With Father’s Day coming up, it’s safe to guess people all over the country are thinking about the types of relationships they have or had with their fathers.
Whether your father is a hero in your life, someone you feel no closer to than the stranger you made eye contact on the subway this morning, or anywhere in between, a holiday that exists specifically for the purpose of celebrating dads is likely to bring on these sorts of thoughts.
Personally, I’ve been thinking a lot about how my relationship with my dad has evolved in the past few years and how my thoughts about Father’s Day have changed along with it.
My mom passed away from cancer shortly after I turned 16. Even though she had been sick for a long time before then, her death still, in a way, came out of left field.
That may sound strange (since there’s obviously a chance when someone is diagnosed with an advanced stage of cancer, he or she will succumb to it), but for whatever reason, I just couldn’t fathom my mom actually dying.
And I didn’t imagine she would, at least for a very long time.
I had been extremely close to my mom my entire life, and if I’m being honest, I had felt a little closer to her than I had to my dad while I was growing up.
Don’t get me wrong; there’s never been any doubt in my mind I have a great father.
But, the almost indescribable mother-daughter bond made me feel as though the connection I had with my mom was unlike any I had with other people, including other family members.
It was after my mom passed away I started to develop the sort of relationship with my dad I had had with her.
Even though I don’t think the relationship I had with my mom can or will ever be fully replicated, the support and guidance my dad has given me since her passing has strengthened our bond almost immeasurably.
In that sense, my thoughts on Father’s Day have been reshaped accordingly.
As I said, I’ve always had a good relationship with my dad. I’ve never doubted I was lucky to have a person like him play such a prominent role in my life.
Prior to my mom passing away, I hadn’t experienced a Father’s Day when I was made to reflect on how genuinely strong and great a person he is.
Sure, I had done so to some extent, as that’s sort of what Father’s Day is all about.
What I mean, though, is I hadn’t fully acknowledged how important my dad is to me until he was the only parent I had left.
He naturally stepped into the role of being my rock in the midst of such intense grief.
When Father’s Day would roll around in the past, I would tell my dad how much I loved him, thank him for all he did, etc.
But it wasn’t until after my mom had passed away that those words and sentiments had the kind of weight they do now.
When I lost my mom, I lost the person I loved most in the world.
If my dad hadn't been there by my side and hadn’t consistently been there for me over the course of the past six years, I don’t know what I would have done or how I would have handled everything.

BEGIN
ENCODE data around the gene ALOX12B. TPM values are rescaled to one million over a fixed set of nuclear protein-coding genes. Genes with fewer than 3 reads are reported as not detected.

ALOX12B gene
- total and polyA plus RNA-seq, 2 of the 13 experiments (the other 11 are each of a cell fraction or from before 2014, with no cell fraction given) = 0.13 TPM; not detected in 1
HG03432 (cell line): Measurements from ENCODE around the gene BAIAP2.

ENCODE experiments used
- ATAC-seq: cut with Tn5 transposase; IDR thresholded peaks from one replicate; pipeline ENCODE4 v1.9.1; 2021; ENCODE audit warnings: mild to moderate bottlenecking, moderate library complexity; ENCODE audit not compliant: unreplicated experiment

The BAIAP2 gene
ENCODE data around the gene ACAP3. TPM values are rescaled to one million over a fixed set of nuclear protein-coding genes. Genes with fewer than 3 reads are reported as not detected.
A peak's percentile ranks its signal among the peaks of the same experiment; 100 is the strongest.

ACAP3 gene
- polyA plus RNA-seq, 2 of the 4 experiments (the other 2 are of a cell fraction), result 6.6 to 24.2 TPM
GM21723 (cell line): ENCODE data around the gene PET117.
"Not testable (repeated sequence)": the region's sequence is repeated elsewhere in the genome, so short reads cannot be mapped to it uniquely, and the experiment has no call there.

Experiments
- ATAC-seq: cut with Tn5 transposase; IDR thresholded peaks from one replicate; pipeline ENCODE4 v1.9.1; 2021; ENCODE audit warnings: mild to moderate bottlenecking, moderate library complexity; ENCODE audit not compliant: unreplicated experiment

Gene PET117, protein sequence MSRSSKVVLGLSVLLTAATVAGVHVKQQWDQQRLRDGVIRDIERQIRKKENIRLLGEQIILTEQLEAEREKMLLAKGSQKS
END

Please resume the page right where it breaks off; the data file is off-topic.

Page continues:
In that way, Father’s Day has become a holiday when I celebrate someone who was an unwavering support system to my mom while she was sick, and who now provides me with the same sort of support as I go through my 20s without my mom.
An event of such magnitude has made a holiday like Father’s Day all the more meaningful to me. My dad has helped get me through what I hope will be the hardest thing I will have to deal with in my life.
Even though Father’s Day is obviously about celebrating dads, I can’t help but think a lot about my mom when it comes around.
When I think about my dad and the strengthened relationship I now have with him on Father’s Day, I’m inclined to also think about what he meant to my mom.
As I mentioned, he provided her with all of the love and support she could ask for while she was sick: He drove her six hours down to NYC every single week for treatment, and he was always there to do research on the latest drugs, lift her spirits and do whatever else he could to go above and beyond what was expected.
Father’s Day now means reflecting on all he did for my mom. I think about all he has done and continues to do for me and my sisters since she passed away.
Because of the events that have taken place in my life, a holiday like Father’s Day serves as a reminder I’ll probably never meet anyone as loving or supportive as my dad.
It adds weight to the words you might see on a Hallmark card: “A father is irreplaceable.”
A few months ago, I had a talk with a teacher I met here in Thailand, where I am currently teaching, about what it’s like to lose a parent, as her dad had been killed in a car accident.
It’s not a discussion I have with people my own age very often, and we both agreed it truly does make you realize your parents, depending on the type of people they are, love and care about you in a way no one else does.
Some guy will lose interest over something superficial; some friend will forget your birthday; some bitch will point out your flaws every chance she gets, but a loving mother or father will put you up on a pedestal and hell will freeze over before they take you off of it.
The type of unconditional love you get from your parents is something that could very well go unmatched throughout your life, and feeling as though I took my mom for granted, to an extent, is one of the most impossible feelings.
It is one I am still trying to navigate.
If I didn’t have my dad here by my side, there’s no telling how much harder something already indescribably difficult would be for me. For that reason, I’ll tell him “Happy Father’s Day” on Sunday, and I’ll really mean it.